Length of Stay in Jail

One difference between a jail and a prison is that a jail keeps the inmates temporarily, usually for less than a year. You can stay in jail until the trial commences if you are convicted.

Inmate Population in Jail

According to the Bureau of Justice Statistics, in 2021, the number of persons in jail increased by 16% from the previous years. In June 2021 alone, more than 636,000 persons were taken to local jails.

What Is Prison?

So what is the difference between a prison and a jail? Unlike a jail, a prison is a facility that keeps long-term prisoners. This is why prisons are called punitive and corrective facilities operated by the government.

Every prison serves three primary purposes:

  • Coercive,
  • Custodial,
  • Correctional.

Definition of Prison

Prison is defined as “a place of confinement specifically for lawbreakers”. Simply put, it is an institution for inmates convicted of serious crimes. Prisons are led under state jurisdiction, and inmates undergo rehabilitation and reformation programs.

Types of Offenses That Lead to Prison Time

Prison time is usually given if the convict has committed a serious crime. These types of crimes include violent crimes, drug possession, sexual offenses, and white-collar crimes.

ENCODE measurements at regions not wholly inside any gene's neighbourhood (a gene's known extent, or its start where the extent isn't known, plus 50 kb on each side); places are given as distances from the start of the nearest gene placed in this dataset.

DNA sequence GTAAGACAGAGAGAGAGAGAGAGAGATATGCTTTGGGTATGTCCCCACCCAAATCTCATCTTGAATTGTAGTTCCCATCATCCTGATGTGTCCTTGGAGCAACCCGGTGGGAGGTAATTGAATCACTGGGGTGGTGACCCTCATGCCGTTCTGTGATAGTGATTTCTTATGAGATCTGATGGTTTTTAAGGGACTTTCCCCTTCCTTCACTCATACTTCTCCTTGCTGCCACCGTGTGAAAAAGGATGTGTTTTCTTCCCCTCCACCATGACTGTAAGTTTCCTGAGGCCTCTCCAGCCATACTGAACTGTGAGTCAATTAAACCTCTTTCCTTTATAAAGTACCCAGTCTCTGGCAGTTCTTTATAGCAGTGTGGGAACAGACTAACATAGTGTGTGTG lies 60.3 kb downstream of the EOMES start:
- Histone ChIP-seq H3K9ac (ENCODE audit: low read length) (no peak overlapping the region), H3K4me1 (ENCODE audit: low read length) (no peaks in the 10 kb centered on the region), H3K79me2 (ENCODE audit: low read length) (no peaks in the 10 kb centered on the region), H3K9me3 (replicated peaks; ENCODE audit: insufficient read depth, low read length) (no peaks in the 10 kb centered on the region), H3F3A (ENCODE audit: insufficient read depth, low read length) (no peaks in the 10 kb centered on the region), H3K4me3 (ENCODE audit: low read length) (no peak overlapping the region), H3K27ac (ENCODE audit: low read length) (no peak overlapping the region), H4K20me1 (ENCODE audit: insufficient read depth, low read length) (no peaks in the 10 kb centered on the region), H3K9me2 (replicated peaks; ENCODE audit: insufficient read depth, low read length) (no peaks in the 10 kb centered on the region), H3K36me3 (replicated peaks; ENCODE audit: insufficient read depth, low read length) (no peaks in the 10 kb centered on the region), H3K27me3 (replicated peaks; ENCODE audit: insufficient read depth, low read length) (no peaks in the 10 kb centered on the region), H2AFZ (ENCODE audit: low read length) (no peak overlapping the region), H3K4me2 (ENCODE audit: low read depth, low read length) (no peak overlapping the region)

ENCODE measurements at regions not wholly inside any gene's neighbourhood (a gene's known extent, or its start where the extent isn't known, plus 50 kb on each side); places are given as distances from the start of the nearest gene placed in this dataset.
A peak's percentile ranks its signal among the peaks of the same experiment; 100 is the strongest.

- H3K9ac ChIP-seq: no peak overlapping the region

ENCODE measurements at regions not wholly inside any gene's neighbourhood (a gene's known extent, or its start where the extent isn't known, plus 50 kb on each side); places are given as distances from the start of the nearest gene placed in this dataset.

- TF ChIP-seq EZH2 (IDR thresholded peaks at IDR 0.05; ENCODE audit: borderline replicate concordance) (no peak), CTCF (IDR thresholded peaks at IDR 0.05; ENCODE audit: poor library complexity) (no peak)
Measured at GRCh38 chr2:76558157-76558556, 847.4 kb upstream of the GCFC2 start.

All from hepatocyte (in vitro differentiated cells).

An inmate charged with a violent crime committed acts such as domestic violence, assault, rape, kidnapping, murder, or manslaughter. The inmates convicted of these crimes carry severe penalties, with some getting life in prison while other states practice the death penalty.

Drug possession charges can vary depending on the situation, the number of drugs found, if they were sold for personal consumption, whether they were class A or B drugs, etc.

Sexual offense charges are usually the most long-lasting because of the subject’s sensitivity. The same results in some inmates asking for a personal injury lawyer and additional security even inside the prison.

White-collar crimes get sentences almost as long as those convicted of manslaughter. These charges include accounting fraud, tax evasion, embezzlement, and insider trading.

Prisoners can protect themselves through criminal defenses with the right attorney.

Characteristics of a Prison Facility

Unlike a jail that’s meant to keep a few inmates, prisons are comparatively large.

A prison holds people convicted of harsh offenses, so the place is adapted to be livable. That means there are also health services, heavy security, and shared facilities like an outdoor gym, etc.

Length of Stay in Prison